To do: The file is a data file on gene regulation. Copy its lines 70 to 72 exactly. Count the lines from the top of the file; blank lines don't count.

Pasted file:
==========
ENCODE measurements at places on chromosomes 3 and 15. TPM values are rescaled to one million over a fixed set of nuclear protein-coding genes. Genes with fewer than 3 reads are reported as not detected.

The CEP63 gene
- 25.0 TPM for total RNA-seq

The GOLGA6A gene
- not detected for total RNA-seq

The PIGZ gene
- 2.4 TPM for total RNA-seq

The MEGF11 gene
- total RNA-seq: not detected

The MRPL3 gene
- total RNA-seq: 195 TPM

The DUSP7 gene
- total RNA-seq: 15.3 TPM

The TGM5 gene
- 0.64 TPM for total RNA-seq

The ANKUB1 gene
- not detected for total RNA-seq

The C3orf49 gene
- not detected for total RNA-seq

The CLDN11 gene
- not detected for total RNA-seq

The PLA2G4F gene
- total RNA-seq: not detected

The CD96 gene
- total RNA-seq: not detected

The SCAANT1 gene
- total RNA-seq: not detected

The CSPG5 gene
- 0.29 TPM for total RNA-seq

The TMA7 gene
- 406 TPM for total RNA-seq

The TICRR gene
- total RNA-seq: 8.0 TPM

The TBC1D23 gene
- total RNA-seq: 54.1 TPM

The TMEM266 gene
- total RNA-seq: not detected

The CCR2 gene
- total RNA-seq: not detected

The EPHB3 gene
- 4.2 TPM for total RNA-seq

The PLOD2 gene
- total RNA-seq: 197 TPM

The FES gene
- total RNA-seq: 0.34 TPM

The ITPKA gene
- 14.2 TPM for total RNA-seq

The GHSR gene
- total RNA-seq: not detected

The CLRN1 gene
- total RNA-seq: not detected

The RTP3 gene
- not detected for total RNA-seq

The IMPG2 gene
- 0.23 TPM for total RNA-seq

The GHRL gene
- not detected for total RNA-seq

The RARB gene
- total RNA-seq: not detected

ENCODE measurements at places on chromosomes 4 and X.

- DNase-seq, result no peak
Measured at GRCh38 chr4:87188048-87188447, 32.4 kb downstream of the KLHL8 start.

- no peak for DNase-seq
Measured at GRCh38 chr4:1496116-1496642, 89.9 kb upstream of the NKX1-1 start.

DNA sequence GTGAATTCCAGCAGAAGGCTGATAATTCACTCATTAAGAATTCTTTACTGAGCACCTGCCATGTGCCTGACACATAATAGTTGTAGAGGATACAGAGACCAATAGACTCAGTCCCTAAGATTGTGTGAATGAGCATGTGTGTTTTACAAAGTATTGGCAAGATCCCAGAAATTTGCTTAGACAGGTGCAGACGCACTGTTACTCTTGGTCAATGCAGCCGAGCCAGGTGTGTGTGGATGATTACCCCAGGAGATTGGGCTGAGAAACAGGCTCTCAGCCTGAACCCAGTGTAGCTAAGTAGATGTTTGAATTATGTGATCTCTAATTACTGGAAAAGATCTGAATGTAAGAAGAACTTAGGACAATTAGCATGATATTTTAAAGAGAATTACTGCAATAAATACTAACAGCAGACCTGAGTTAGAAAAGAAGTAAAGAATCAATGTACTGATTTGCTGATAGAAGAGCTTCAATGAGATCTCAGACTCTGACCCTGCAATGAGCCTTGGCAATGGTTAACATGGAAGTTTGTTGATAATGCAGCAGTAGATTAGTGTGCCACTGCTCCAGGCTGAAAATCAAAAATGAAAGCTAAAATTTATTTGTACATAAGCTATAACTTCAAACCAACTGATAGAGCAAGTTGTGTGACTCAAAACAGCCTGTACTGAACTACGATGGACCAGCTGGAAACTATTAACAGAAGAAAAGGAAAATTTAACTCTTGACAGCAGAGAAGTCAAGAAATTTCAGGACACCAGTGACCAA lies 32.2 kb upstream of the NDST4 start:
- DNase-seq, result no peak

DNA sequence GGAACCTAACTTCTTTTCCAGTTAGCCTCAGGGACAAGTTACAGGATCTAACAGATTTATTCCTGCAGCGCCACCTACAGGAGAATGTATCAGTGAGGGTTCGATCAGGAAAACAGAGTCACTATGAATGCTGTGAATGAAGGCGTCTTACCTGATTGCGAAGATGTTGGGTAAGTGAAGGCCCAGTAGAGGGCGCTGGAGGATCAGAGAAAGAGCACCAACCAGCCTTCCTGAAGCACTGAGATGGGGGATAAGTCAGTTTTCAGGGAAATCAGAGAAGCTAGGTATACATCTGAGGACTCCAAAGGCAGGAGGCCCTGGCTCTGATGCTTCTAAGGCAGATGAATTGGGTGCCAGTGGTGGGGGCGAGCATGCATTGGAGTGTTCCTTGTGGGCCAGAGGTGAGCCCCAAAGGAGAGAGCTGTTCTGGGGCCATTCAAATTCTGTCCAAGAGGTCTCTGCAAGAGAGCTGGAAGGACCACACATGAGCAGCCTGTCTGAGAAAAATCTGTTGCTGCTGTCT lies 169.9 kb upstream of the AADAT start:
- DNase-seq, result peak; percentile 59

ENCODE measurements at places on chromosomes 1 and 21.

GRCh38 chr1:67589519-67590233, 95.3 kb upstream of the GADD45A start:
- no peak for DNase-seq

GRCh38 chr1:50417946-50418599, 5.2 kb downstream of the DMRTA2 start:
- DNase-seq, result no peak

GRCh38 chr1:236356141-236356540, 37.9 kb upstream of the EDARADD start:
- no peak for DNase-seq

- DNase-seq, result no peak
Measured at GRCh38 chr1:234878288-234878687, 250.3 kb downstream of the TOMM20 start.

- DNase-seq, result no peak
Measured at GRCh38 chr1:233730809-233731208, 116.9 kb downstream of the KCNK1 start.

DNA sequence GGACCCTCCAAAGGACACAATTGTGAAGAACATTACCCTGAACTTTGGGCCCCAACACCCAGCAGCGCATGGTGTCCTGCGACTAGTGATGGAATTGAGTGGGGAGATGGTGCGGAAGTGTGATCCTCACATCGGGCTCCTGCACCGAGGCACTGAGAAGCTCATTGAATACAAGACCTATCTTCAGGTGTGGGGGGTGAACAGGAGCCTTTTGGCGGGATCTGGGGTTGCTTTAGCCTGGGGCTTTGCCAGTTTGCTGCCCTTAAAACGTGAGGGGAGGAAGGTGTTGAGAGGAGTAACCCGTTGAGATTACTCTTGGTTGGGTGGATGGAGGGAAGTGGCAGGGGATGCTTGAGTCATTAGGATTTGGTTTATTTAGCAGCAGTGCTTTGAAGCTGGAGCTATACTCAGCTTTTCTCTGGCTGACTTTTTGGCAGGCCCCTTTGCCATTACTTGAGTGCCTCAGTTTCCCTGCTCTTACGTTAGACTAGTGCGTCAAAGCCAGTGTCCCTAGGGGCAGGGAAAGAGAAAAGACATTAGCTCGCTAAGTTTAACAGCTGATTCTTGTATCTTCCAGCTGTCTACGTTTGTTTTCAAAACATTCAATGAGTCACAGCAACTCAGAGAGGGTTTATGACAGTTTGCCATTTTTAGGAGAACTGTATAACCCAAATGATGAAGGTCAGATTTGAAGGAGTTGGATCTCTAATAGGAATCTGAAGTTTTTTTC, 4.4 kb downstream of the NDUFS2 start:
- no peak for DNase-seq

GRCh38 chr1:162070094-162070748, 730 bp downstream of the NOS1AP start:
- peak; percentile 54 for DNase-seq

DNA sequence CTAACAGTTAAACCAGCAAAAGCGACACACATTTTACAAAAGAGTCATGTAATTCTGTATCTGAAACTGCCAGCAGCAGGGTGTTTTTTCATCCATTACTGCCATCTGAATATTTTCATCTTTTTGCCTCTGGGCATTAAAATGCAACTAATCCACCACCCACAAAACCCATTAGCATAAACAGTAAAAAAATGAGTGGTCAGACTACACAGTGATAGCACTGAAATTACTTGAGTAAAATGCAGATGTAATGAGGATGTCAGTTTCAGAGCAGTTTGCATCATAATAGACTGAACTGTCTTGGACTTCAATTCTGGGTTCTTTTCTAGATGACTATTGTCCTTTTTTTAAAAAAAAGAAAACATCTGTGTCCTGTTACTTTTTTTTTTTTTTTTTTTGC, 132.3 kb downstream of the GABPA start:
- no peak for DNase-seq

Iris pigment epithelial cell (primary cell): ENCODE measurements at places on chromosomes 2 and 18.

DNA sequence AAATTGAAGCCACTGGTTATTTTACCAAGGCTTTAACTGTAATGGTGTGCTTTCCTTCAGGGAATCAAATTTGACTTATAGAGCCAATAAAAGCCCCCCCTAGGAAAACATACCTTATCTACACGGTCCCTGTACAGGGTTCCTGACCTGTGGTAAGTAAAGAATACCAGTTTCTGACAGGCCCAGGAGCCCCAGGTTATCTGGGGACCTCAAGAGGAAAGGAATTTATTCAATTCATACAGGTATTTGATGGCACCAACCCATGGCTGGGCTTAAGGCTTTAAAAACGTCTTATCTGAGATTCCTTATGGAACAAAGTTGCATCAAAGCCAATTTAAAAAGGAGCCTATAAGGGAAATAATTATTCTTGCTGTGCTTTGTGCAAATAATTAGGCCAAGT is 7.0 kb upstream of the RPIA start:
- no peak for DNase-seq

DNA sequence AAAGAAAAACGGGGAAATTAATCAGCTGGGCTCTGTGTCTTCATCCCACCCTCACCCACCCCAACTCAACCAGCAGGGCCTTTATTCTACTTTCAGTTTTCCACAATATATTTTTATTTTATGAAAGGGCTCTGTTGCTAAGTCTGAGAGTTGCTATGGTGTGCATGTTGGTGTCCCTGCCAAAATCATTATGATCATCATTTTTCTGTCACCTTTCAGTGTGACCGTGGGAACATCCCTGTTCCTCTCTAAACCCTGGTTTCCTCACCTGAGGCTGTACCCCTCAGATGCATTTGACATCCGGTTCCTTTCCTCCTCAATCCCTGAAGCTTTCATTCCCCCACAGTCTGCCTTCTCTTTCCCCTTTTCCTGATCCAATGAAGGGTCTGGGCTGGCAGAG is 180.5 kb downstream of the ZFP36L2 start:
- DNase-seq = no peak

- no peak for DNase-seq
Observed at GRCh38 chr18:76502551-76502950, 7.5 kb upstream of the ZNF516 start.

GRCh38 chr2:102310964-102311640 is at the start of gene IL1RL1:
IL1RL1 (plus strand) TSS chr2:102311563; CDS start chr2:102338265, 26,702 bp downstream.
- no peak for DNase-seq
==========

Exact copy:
GRCh38 chr1:67589519-67590233, 95.3 kb upstream of the GADD45A start:
- no peak for DNase-seq

GRCh38 chr1:50417946-50418599, 5.2 kb downstream of the DMRTA2 start: